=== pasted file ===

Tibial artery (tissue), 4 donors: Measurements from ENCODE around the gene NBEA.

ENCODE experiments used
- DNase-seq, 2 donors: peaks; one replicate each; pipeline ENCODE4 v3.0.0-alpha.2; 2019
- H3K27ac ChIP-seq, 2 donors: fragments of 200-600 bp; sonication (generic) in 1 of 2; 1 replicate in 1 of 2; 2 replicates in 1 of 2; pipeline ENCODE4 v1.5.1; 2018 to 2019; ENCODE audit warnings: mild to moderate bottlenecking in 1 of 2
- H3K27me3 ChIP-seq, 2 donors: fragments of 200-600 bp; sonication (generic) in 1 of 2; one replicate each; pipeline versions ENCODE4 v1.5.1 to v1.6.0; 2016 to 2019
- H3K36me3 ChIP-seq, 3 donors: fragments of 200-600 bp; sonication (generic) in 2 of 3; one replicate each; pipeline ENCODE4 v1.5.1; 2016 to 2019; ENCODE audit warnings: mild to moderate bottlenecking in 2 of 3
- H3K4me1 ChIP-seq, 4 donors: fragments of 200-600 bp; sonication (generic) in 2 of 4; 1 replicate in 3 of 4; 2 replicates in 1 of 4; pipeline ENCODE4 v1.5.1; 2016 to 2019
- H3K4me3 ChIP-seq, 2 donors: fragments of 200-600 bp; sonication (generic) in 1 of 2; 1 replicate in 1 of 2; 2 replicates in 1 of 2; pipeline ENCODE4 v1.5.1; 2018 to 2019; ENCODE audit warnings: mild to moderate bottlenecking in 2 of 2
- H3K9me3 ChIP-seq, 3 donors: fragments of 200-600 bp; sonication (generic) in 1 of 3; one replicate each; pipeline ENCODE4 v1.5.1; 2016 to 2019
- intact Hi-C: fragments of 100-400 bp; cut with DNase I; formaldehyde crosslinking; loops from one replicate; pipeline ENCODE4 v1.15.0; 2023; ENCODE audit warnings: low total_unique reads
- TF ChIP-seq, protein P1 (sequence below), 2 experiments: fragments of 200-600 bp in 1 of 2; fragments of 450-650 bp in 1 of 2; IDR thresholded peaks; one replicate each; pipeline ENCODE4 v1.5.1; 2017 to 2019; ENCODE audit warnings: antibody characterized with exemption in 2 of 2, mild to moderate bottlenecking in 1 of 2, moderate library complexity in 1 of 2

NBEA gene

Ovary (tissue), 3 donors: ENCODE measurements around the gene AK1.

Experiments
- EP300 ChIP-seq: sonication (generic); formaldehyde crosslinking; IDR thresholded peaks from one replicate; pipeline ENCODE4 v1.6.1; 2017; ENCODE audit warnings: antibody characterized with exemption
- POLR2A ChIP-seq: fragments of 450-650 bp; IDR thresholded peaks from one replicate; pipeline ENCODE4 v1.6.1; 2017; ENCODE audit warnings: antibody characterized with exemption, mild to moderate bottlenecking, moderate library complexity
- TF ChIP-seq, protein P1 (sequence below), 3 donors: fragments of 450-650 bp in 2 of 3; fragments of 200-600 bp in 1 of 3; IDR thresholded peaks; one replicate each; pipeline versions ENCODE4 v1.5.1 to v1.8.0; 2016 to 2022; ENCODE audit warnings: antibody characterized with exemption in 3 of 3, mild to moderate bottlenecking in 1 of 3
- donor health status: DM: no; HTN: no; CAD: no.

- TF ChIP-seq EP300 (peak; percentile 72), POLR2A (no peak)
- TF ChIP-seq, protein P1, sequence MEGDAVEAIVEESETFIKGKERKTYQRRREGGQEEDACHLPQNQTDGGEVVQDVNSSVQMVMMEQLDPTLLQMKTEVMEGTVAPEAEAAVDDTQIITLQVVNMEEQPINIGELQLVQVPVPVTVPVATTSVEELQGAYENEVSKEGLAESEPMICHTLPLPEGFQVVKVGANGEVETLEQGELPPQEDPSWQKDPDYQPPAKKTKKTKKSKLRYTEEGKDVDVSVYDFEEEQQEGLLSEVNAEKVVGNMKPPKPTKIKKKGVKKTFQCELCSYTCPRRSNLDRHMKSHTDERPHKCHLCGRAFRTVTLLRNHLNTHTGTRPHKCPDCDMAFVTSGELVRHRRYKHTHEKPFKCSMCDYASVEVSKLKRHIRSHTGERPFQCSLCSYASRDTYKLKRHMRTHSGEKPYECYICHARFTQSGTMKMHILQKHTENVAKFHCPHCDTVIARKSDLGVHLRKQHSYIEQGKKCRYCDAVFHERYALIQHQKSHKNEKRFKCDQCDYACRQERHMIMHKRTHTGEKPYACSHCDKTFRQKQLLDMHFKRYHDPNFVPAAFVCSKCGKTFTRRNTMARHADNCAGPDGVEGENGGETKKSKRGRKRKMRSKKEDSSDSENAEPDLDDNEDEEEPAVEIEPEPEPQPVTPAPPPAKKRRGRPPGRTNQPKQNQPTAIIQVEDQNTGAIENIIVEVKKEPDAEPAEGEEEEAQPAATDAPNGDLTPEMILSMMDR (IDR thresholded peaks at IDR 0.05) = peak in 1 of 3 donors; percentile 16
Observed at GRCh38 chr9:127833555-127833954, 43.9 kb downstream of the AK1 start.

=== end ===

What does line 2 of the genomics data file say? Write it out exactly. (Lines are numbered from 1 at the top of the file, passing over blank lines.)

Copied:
ENCODE experiments used